How to inspire a generation of farming entrepreneurs
When we talk about African development, there is a belief that its booming population can only equal crisis. By 2040, Africa’s workforce could be one billion strong, so finding jobs for this young population should be at the forefront of government agenda. This challenge is coupled with Africa’s increasing demand for varied and nutritious foods.
The solution to both is obvious: build successful agribusinesses. These will not only provide food for Africa, but jobs and wealth for young entrepreneurs.
A new report from the Montpellier Panel sets out recommendations on exactly how this can be done. There is, however, a long way to go before this becomes a reality. Africa’s agricultural value chains are underdeveloped and in places non-existent.
One concrete way to strengthen an agribusiness value chain is to cater for new customers, according to the report. Fragmented producers or businesses can be brought together to combine their resources. Growth of national and regional trade for the urban retail sector should also be supported. Investments that aid these three processes will deliver a stronger environment for jobs and wealth to be created.
Young people still view agriculture as a dead-end career that entails life-long labour on a farm. However, it does not have to be this way. With the right investments to support entrepreneurs in agriculture, profitable careers could await Africa’s young population.
For example, take 27-year-old Senai Wolderfael. A business administration graduate, he spotted a gap in the market for exporting spice blends to Ethiopians living abroad in the US and Europe. Since he set up in 2012, demand for his products has increased, and he now exports to African markets. He has carved a successful career from agriculture – without a hand hoe in sight.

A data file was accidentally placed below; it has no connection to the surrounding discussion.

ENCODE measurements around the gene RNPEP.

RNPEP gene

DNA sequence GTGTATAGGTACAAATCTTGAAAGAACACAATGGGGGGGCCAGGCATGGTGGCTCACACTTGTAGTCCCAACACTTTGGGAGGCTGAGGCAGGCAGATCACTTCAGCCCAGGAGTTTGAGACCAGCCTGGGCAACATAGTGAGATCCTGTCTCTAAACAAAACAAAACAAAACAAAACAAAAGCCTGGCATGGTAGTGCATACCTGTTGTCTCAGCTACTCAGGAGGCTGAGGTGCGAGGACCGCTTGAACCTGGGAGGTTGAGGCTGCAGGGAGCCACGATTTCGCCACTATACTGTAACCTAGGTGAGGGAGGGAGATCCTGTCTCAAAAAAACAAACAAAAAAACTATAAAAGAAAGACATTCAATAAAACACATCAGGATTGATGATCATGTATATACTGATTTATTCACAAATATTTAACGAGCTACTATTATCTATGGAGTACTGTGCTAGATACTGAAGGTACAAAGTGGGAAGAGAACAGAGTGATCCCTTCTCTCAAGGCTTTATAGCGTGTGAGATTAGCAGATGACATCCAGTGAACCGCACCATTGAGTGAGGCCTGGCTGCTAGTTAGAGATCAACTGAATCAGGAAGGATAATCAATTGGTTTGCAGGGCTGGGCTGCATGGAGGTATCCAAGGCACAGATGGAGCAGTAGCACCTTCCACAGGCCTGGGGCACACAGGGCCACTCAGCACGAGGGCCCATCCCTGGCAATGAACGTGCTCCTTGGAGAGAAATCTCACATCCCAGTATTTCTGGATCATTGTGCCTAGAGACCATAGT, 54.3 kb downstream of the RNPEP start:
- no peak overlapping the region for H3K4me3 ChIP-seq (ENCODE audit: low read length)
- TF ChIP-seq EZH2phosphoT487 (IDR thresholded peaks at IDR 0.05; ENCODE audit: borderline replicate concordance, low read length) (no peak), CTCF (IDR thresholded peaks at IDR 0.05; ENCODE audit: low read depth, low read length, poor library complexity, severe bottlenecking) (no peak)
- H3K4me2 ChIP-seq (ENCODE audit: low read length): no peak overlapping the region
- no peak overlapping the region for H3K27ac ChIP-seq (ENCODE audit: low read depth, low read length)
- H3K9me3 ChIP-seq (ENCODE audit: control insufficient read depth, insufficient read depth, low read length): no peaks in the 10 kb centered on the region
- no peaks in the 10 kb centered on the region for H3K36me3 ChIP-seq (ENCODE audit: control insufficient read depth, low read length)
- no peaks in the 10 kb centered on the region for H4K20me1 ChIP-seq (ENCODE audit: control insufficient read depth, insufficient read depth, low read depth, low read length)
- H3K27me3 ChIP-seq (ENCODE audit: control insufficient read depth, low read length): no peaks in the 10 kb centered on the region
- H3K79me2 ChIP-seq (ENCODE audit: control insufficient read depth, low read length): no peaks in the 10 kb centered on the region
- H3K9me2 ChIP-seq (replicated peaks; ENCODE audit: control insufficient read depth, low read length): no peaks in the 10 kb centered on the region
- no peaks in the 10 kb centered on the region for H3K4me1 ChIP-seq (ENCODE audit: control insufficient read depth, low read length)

So how can development professionals help fledgling entrepreneurs in rural food production to become business people?
The first intervention that the report recommends is bridging gaps in education. This does not only mean better higher education programmes in agriculture, but also business training courses that equip young people with the skills to run small businesses.
Access to finance is also crucial. And should not stop at access to microfinance. The businesses that have outgrown microfinance, but are still not ready to receive help from mainstream banks, also require finance. They should be supported with their own tailored financial products that will help them grow to a size where they can bank with commercial banks.
Lenders should also to take into account the viability of the whole value chain in which an agricultural entrepreneur operates, sharing the risk among other actors and allowing borrowers to benefit from higher lending on better terms.
Finally, it is important to realise you cannot create an entrepreneur. But you can create the environment that will help them thrive. Governments and donors must invest in the institutions and infrastructure that support them. Economic policies and financial incentives must be put in place to inspire a generation of agriculture entrepreneurs.
Investment in the rural food sector can do more than produce food. It can produce jobs, wealth and robust livelihoods for a young continent that wants a challenge. Let’s show Africa’s youth that agriculture can turn a profit and be an attractive career.
Emily Alpert is the deputy director of Agriculture for Impact, which acts as the convener for the Montpellier Panel.
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